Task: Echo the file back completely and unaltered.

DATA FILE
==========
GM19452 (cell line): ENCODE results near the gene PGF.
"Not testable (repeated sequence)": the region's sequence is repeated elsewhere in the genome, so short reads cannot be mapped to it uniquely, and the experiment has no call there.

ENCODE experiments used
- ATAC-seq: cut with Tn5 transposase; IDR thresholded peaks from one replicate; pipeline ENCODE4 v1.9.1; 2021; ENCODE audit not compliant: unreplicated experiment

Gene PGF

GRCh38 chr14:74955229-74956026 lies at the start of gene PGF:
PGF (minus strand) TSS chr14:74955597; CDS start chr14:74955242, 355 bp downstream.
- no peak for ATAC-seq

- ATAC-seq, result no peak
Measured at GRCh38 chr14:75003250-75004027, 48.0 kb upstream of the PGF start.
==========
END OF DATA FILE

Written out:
GM19452 (cell line): ENCODE results near the gene PGF.
"Not testable (repeated sequence)": the region's sequence is repeated elsewhere in the genome, so short reads cannot be mapped to it uniquely, and the experiment has no call there.

ENCODE experiments used
- ATAC-seq: cut with Tn5 transposase; IDR thresholded peaks from one replicate; pipeline ENCODE4 v1.9.1; 2021; ENCODE audit not compliant: unreplicated experiment

Gene PGF

GRCh38 chr14:74955229-74956026 lies at the start of gene PGF:
PGF (minus strand) TSS chr14:74955597; CDS start chr14:74955242, 355 bp downstream.
- no peak for ATAC-seq

- ATAC-seq, result no peak
Measured at GRCh38 chr14:75003250-75004027, 48.0 kb upstream of the PGF start.